Understanding Stress Urinary Incontinence (SUI)
If you have experienced embarrassment following involuntary urine loss, perhaps during coughing, laughing, sneezing or exercise, you are not alone. This condition known as stress urinary incontinence (SUI) affects millions of women and is most common after the childbearing years. Although the reasons are varied, SUI often occurs as a result of weakened support from the pelvic diaphragm and a weakening urethra. The good news is, help is available.
What are the risk factors?
• Childbirth: Pregnancy and childbirth tend to flatten, stretch and weaken muscles in the pelvic floor. This lack of support can lead to urine leakage.
• Menopause: Because the ovaries stop producing estrogen during menopause, this hormone deficiency can lead to a thinner urethra lining and weakened sphincter and bladder muscles.
• Urinary tract infections can lead to SUI
• Illnesses that results in excessive coughing or sneezing
• Smoking that causes excessive coughing
• Diabetes can cause excess urine production and nerve damage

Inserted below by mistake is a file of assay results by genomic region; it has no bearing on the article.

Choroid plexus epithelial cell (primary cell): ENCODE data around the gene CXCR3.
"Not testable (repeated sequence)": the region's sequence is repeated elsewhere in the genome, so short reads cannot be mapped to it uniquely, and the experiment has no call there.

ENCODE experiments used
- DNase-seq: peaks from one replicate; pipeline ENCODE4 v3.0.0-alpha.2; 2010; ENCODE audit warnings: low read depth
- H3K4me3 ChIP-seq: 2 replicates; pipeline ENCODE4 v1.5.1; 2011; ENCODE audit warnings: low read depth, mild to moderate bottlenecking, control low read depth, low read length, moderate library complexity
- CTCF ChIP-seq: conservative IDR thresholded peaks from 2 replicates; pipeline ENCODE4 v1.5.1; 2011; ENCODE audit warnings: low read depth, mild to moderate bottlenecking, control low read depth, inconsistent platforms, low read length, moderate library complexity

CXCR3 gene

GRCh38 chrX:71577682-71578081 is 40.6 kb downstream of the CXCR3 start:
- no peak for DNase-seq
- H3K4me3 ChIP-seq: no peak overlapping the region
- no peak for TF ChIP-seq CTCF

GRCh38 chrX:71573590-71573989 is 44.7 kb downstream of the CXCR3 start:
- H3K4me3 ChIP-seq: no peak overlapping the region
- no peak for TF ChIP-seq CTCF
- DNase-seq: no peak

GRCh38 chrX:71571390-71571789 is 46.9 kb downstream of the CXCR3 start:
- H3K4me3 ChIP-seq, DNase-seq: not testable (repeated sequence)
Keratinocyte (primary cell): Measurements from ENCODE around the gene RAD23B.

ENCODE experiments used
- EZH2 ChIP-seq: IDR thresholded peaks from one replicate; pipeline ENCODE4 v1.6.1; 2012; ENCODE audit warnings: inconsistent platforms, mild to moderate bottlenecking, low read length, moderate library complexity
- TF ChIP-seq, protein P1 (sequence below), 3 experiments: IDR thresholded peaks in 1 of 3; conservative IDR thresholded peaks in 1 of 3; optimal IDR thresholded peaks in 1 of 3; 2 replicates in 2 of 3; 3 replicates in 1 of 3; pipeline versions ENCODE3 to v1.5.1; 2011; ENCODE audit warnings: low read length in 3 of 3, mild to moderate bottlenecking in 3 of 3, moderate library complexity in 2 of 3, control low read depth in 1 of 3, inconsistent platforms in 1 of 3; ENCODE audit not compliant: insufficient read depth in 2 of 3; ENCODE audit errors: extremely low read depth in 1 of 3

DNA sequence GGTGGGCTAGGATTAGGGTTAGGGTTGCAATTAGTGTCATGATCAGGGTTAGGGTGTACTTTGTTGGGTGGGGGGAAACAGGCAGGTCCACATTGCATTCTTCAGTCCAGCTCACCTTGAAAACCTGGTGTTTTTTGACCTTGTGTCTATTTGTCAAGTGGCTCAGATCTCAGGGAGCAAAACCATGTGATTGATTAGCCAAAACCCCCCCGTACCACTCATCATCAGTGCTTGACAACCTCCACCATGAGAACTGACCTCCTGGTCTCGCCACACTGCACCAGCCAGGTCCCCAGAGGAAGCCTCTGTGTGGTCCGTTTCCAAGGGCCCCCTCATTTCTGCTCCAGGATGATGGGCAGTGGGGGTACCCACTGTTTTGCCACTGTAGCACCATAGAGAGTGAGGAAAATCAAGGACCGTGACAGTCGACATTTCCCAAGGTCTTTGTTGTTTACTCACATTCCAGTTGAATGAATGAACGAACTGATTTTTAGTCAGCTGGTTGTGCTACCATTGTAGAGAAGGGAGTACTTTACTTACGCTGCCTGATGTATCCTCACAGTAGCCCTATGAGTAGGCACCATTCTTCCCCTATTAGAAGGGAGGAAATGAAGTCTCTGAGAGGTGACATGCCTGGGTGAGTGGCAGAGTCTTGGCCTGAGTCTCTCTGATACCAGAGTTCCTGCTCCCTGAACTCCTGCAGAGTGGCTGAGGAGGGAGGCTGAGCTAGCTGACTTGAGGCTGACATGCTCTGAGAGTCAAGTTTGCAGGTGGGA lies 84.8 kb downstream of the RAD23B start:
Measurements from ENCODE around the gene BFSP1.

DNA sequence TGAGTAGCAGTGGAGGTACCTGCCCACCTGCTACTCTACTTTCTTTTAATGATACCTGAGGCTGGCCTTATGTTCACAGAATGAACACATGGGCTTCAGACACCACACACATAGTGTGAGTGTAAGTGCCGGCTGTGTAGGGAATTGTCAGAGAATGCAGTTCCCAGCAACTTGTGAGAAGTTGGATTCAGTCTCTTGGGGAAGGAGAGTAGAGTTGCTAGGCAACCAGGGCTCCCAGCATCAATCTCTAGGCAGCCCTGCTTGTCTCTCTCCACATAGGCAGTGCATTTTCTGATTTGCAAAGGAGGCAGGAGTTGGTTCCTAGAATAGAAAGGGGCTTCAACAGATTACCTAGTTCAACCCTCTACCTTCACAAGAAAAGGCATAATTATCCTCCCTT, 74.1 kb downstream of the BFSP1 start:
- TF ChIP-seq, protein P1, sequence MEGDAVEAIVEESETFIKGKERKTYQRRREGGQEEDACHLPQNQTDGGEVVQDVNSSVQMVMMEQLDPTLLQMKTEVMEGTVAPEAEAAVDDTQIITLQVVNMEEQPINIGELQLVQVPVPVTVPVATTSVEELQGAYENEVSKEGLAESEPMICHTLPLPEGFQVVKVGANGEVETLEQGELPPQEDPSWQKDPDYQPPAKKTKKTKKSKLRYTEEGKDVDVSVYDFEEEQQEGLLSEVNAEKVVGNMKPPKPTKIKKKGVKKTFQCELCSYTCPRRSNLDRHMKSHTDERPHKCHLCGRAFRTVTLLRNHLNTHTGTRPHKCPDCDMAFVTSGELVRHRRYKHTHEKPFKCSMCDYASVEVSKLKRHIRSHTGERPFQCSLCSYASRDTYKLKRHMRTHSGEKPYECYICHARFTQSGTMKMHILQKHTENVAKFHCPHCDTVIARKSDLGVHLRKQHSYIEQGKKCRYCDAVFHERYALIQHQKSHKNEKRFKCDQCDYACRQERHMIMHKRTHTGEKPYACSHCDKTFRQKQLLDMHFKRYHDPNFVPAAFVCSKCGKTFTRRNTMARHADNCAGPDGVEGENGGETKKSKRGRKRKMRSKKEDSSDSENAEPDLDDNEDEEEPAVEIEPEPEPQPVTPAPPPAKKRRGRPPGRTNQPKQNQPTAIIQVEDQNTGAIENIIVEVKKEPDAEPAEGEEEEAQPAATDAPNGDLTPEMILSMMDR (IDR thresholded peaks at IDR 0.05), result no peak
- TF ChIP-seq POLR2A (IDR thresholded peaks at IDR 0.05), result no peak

• Excessive caffeine or alcohol consumption can trigger SUI
• Medications that promote urine production
• Certain athletic activities that put pressure on the bladder
While SUI is a troubling condition that can interrupt daily activities, there are medical solutions. According to Dr. David Ghozland, a Los Angeles-area OB/GYN, many of his patients who suffer from urinary stress incontinence are finding relief through minimally invasive surgery.
“We use a FDA-approved, breakthrough procedure to help relieve symptoms of urinary stress incontinence without the risks of traditional surgery,” he explains. “Thanks to the use of a fractional CO2 laser, the procedure can be done in as little as 30 minutes and offers a quick recovery time and minimal discomfort.”
Dr. Ghozland notes that his patients are able to resume normal activities within a couple of days following their minimally invasive procedure, and many go back to work the next day. The procedure can be performed under local anesthesia or light sedation in an outpatient setting.
For the millions of women who are suffering silently with symptoms of stress urinary incontinence, the first step is to schedule a consultation with a GYN who can identify the cause of your SUI. Once you have the facts, you can find out if minimally invasive surgery is right for you.